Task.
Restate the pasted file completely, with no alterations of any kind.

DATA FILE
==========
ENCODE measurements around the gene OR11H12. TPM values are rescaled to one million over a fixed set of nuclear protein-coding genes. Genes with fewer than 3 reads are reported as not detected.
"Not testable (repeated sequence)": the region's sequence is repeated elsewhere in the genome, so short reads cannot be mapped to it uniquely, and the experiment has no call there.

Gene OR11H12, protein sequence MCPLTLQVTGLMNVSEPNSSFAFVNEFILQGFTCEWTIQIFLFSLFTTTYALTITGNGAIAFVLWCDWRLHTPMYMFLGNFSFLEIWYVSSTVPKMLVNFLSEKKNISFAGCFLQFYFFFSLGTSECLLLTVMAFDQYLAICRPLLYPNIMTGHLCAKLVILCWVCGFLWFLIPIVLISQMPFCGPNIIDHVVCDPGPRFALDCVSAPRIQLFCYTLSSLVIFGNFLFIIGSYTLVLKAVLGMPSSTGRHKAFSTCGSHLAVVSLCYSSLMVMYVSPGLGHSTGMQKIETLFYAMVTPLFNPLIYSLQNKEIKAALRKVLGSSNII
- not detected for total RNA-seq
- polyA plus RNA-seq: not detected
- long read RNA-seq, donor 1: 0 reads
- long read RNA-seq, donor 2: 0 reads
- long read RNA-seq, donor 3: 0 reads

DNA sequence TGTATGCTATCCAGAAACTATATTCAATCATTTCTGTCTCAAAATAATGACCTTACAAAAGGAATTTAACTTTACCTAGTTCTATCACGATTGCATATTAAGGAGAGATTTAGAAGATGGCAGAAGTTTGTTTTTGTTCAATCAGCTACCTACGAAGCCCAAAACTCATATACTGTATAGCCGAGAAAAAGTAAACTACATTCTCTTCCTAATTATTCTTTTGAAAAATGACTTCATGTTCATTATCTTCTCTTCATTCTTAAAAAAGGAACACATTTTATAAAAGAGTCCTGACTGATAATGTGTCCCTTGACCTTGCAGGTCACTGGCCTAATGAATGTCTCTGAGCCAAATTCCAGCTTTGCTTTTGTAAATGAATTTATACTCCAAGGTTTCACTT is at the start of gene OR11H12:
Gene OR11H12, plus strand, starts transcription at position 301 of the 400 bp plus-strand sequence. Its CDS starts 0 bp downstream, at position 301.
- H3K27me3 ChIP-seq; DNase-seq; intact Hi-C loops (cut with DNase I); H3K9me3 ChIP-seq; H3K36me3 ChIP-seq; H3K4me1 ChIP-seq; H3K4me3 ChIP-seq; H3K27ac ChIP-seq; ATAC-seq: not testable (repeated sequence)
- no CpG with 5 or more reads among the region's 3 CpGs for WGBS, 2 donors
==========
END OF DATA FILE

ENCODE measurements around the gene OR11H12. TPM values are rescaled to one million over a fixed set of nuclear protein-coding genes. Genes with fewer than 3 reads are reported as not detected.
"Not testable (repeated sequence)": the region's sequence is repeated elsewhere in the genome, so short reads cannot be mapped to it uniquely, and the experiment has no call there.

Gene OR11H12, protein sequence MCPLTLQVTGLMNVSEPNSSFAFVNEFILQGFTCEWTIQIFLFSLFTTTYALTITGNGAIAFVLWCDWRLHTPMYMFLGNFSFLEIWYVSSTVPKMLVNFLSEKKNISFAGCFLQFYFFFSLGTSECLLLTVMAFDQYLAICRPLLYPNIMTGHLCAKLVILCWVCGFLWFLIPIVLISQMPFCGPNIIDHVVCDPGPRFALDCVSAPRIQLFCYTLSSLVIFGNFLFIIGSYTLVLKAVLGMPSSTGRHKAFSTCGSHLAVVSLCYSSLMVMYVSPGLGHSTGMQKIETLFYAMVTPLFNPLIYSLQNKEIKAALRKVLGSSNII
- not detected for total RNA-seq
- polyA plus RNA-seq: not detected
- long read RNA-seq, donor 1: 0 reads
- long read RNA-seq, donor 2: 0 reads
- long read RNA-seq, donor 3: 0 reads

DNA sequence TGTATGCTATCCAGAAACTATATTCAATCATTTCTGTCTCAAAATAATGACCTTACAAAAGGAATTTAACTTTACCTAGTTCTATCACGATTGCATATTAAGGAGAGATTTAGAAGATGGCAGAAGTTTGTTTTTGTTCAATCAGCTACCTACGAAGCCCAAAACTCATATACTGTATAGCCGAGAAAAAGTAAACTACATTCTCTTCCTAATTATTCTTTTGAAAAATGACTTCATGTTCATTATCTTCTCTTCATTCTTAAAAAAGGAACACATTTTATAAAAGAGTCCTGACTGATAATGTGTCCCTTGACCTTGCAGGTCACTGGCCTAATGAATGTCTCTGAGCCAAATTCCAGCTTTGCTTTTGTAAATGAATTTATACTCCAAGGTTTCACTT is at the start of gene OR11H12:
Gene OR11H12, plus strand, starts transcription at position 301 of the 400 bp plus-strand sequence. Its CDS starts 0 bp downstream, at position 301.
- H3K27me3 ChIP-seq; DNase-seq; intact Hi-C loops (cut with DNase I); H3K9me3 ChIP-seq; H3K36me3 ChIP-seq; H3K4me1 ChIP-seq; H3K4me3 ChIP-seq; H3K27ac ChIP-seq; ATAC-seq: not testable (repeated sequence)
- no CpG with 5 or more reads among the region's 3 CpGs for WGBS, 2 donors